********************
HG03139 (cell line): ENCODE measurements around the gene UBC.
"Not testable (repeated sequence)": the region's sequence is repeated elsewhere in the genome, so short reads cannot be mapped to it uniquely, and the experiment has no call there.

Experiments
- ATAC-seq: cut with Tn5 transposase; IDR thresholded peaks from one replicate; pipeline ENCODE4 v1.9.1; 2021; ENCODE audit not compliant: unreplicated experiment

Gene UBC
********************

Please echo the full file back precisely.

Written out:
HG03139 (cell line): ENCODE measurements around the gene UBC.
"Not testable (repeated sequence)": the region's sequence is repeated elsewhere in the genome, so short reads cannot be mapped to it uniquely, and the experiment has no call there.

Experiments
- ATAC-seq: cut with Tn5 transposase; IDR thresholded peaks from one replicate; pipeline ENCODE4 v1.9.1; 2021; ENCODE audit not compliant: unreplicated experiment

Gene UBC